Whether musicians, scientists or inventors: many Germans have achieved international fame. Some of them even have their own museum, where their lives and works are on display. Visitors can discover many fascinating facts about these famous personalities, including some that are rarely revealed.

Gutenberg Museum Mainz: International Museum for the Printing Arts

Mainz: Gutenberg-Museum Mainz: Gutenberg-Museum ©Adobe Stock (Branko Srot)

Revolutionary – in the context of Johannes Gutenberg, this term is most certainly not an exaggeration. His invention of the printing press with movable type around 1450 radically changed the worldwide development of media and cultural history. Because of this, knowledge and education became accessible for everyone. A wealth of knowledge about the life and work of this man from Mainz – once voted "Man of the Millennium" by US journalists – as well as over four millennia of book, printing and writing culture can be found in the Gutenberg Museum opposite the cathedral. It is not surprising that it has enjoyed an outstanding international reputation since its inception in 1900. From cuneiform writing to modern typography, from the "most beautiful book of the Renaissance" to the "Columbia Press" of 1824, both permanent and changing special exhibitions comprising several thousand objects show a unique range of this "black art". This fascinating topic can also be experienced first-hand by means of innovative educational activities, for example in the experimental laboratory "Print Shop", or during demonstrations in the reconstructed "Gutenberg Workshop". Two Gutenberg Bibles, considered the most important and valuable works in the history of printing, are housed in a walk-in vault – and are not reconstructions but the actual original books.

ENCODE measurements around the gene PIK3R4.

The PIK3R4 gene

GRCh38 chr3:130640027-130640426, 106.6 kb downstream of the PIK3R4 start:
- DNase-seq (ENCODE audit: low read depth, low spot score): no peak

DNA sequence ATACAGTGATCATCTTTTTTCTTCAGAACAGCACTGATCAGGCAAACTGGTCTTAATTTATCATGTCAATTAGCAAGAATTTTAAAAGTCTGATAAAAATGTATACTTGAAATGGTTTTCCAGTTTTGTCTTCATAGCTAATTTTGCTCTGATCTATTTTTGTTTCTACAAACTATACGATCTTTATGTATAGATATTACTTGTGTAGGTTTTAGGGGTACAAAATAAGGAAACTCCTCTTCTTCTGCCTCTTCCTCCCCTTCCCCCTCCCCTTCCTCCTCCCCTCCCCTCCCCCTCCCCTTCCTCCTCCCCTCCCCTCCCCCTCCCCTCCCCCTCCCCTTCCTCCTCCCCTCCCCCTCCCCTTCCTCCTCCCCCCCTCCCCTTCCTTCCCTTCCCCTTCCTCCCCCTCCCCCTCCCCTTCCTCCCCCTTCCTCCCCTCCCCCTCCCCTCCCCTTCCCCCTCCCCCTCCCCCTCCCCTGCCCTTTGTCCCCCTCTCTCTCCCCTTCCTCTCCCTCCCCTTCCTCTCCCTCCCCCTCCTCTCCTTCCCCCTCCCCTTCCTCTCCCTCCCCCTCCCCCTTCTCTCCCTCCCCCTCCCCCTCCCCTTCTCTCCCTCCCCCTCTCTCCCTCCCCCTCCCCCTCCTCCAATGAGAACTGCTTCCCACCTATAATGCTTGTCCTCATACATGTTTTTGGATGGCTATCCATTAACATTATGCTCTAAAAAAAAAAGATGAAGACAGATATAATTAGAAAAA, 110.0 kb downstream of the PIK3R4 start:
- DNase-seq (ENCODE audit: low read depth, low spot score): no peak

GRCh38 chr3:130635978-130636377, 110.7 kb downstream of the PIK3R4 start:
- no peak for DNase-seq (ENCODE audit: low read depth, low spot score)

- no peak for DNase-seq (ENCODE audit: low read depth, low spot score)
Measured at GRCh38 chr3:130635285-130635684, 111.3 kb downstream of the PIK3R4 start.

Handel House in Halle: Musical Master, Museum Masterpieces

Halle: Pianos in the Handel House Halle: Pianos in the Handel House ©DZT (Francesco Carovillano)

Hallelujah, what an artist! George Frideric Handel is not only considered one of the greatest musicians of the Baroque era, but of the entire history of music – especially thanks to his famous "Messiah" creation with its world-famous Hallelujah Chorus. His birthplace and residence in Halle an der Saale, a place which dates back to the Middle Ages, is also renowned and has functioned as a Museum of Music since the late 1940s. A visit is truly worthwhile since the complete refurbishment and reconstruction, which was carried out in 2009 to mark the 250th anniversary of his death. The permanent exhibition, which covers 550 square metres and has won international design awards, is dedicated to the life and work of this exceptional composer. The collection comprises around 160 exhibits, mostly original paintings, engravings and musical instruments. The exhibition is very aesthetically pleasing, sometimes even state-of-the-art: for example, a miniature baroque theatre, on whose stage an animated Handel plays the harpsichord and describes eight of his 42 operas. The technical sophistication keeps on coming. In a digital simulation, several portraits are superimposed, providing a striking illustration of the change in the aging Handel's appearance and features. The lavish annual programme also includes concerts in the chamber music hall and the 16th-century timber hall, and instrument demonstrations in the impressive musical instrument exhibition.